Tax-related identity theft is prominent on the IRS’s 2019 Dirty Dozen list of Tax Scams. Tax-related identity theft is not limited to stealing personal information of individuals. Because of successful efforts to crack down on such identity theft, thieves have shifted their focus to businesses. They create and use, or attempt to use, the identifying information of businesses to obtain tax benefits. For example, as the IRS has noted, cybercriminals that obtain a business’s tax identification number may file a return claiming a tax refund because of a fuel credit or a research credit used as a Social Security tax offset.
Signs of identity theft
It’s essential for you as a business owner to understand that tax-related identity theft is real and could hit your company. Vulnerability exists regardless of the size of a company (amount of revenues, value of assets, or number of employees). The IRS lists five signs of identity theft:
- The IRS rejects an e-filed return saying it already has one with that employer identification number (EIN) or Social Security number (SSN).
- The IRS rejects an extension to file request (Form 7004 for entities; Form 4868 for Schedule C or F filers) saying it already has a return with that EIN or SSN.
- The business receives an unexpected tax transcript.
- The business receives an IRS notice that doesn’t relate to anything they submitted.
- The business doesn’t receive expected or routine mailings from the IRS.
Recognize & avoid identity theft schemes
Identity thieves are continually creating new scams to utilize business information to their financial advantage. Here are some examples of previous scams to look out for:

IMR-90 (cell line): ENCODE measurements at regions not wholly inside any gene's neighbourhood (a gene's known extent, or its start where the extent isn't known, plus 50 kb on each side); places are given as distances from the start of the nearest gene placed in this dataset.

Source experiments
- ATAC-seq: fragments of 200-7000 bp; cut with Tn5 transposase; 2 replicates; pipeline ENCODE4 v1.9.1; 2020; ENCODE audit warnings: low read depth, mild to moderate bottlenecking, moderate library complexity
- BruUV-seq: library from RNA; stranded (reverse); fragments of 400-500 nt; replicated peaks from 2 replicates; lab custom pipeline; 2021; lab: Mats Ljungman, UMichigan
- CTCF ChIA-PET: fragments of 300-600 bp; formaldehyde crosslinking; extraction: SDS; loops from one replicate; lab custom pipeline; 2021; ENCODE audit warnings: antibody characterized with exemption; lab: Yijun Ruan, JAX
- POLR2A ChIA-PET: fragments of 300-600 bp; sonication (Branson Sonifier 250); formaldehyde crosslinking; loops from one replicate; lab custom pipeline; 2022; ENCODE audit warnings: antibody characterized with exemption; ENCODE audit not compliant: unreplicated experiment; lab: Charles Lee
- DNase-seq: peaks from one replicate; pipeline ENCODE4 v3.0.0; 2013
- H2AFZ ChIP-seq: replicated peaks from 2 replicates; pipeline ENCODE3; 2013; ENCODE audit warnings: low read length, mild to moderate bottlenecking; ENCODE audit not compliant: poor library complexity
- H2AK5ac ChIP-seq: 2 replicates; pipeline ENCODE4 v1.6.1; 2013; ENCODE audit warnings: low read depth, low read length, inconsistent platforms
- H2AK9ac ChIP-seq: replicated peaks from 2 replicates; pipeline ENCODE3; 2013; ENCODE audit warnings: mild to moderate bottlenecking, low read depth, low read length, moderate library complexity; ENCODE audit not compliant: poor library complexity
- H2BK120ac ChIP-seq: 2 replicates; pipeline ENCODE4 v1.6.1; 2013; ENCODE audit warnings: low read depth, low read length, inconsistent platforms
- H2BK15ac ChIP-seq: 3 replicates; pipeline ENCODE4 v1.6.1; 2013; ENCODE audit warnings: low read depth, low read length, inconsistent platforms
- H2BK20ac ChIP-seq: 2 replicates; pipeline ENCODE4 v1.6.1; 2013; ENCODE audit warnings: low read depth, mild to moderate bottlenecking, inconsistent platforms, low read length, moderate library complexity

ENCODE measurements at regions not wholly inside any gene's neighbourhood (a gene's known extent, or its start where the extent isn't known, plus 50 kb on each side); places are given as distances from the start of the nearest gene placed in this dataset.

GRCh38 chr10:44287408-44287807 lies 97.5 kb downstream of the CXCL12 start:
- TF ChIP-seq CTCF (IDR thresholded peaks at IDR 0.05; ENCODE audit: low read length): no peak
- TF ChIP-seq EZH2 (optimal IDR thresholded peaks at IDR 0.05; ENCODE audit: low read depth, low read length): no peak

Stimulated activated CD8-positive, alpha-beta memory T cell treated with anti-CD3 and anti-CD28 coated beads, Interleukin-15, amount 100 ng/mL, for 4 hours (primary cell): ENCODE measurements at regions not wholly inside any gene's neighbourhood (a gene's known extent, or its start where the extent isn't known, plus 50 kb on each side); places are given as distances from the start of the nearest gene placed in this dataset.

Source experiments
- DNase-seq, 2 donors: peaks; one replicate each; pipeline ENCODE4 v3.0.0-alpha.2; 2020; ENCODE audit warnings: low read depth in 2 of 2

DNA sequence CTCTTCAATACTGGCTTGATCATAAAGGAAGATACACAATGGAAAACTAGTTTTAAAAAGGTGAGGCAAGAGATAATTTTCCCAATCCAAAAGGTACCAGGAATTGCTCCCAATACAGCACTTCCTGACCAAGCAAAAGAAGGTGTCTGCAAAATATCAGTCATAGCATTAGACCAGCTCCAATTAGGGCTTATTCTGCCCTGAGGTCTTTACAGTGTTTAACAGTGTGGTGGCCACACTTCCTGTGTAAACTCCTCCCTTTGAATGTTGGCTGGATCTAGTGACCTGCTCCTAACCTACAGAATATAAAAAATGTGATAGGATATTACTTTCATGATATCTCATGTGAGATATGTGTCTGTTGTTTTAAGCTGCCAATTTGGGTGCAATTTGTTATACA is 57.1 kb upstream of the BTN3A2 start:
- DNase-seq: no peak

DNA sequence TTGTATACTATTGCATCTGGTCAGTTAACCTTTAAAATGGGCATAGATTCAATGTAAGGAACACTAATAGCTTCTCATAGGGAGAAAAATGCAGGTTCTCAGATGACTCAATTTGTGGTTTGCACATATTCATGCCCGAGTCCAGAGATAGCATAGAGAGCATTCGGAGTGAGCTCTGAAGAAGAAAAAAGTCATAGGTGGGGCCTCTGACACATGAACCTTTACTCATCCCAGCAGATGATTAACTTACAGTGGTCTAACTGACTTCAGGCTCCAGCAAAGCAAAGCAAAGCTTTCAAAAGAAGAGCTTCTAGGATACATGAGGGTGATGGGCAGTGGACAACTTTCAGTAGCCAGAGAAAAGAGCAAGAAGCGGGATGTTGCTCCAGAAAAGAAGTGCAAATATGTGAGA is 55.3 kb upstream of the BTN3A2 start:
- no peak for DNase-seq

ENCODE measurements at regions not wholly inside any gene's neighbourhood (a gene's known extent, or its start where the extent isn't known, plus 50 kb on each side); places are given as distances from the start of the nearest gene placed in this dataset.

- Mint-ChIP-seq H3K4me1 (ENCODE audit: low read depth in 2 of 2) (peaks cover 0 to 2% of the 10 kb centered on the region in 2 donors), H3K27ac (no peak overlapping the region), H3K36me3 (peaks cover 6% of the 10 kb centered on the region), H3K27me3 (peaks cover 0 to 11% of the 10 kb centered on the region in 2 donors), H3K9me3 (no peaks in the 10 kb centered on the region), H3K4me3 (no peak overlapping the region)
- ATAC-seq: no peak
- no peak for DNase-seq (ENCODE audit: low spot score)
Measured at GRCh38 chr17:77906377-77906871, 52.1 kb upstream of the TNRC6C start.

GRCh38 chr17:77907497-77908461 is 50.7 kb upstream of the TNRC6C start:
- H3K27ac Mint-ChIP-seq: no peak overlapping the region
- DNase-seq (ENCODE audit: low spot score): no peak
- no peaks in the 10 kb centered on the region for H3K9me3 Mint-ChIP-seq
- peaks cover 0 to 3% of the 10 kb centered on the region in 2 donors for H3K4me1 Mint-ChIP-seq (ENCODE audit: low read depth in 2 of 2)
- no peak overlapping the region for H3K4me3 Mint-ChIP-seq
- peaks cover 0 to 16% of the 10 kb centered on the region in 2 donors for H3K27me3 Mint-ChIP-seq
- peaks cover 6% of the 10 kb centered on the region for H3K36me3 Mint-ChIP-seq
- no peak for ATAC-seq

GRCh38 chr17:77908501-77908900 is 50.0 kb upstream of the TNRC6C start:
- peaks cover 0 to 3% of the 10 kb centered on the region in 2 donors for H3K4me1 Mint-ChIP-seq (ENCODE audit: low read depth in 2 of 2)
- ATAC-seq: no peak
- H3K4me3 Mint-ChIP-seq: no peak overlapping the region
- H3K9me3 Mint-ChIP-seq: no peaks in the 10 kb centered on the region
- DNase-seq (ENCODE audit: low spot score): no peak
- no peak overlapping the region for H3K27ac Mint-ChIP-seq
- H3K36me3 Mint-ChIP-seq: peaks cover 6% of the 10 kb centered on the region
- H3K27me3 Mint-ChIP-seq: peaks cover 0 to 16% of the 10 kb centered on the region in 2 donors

- Form W-2/SSN data. Cyber thieves use spoofing techniques to make an email appear as if it is from a company executive. The email is sent to an employee in the payroll or human resources departments, requesting a list of all employees and their Forms W-2. This scam, referred to as business email compromise (BEC) or business email spoofing (BES), enables criminals to use employees’ personal information to commit tax fraud and financial theft. If your business data is compromised, tell employees and alert the IRS at email@example.com.
- Direct deposit changes.An email from cybercriminal posing as an employee asks the payroll or HR department to change his/her direct deposit of salary or wages. A new bank account is provided, which is used to siphon off an employee’s compensation.
Big tipoffs that emails are from scammers are poor grammar and misspellings. The IRS has provided this example of a wire transfer scam: “Please confirm the receipt of my message, Authorized can you handle domestic transfer payment now?”
Steps for safeguarding tax information
Protection from tax-related identity theft should be part of your overall best practices for data protection from hackers and scammers.
- Use basic security measures. You can learn more from Small Business Information Security: The Fundamentals.
- Work with good tax pros. Be sure your CPA or other tax professional is safeguarding your tax information. A good tax pro can also help you identify cybersecurity weaknesses in your business. The American Institute of Certified Public Accountants (AICPA) offers members the opportunity to obtain a Cybersecurity Advisory Services Certificate*; those who obtain this designation are better trained to help business clients with their cybersecurity.
- Learn more. , see IRS Publication 4557: Safeguarding Taxpayer Data: A Guide for Your Business.
Barbara Weltman is an attorney, prolific author with such titles as J.K. Lasser’s Small Business Taxes, J.K. Lasser’s Guide to Self-Employment, and Smooth Failing as well as a trusted professional advocate for small businesses and entrepreneurs. She is also the publisher of Idea of the Day® and monthly e-newsletter Big Ideas for Small Business® and host of Build Your Business Radio. She has been included in the List of 100 Small Business Influencers for three years in a row. Follow her on Twitter: @BigIdeas4SB or at www.BigIdeasforSmallBusiness.com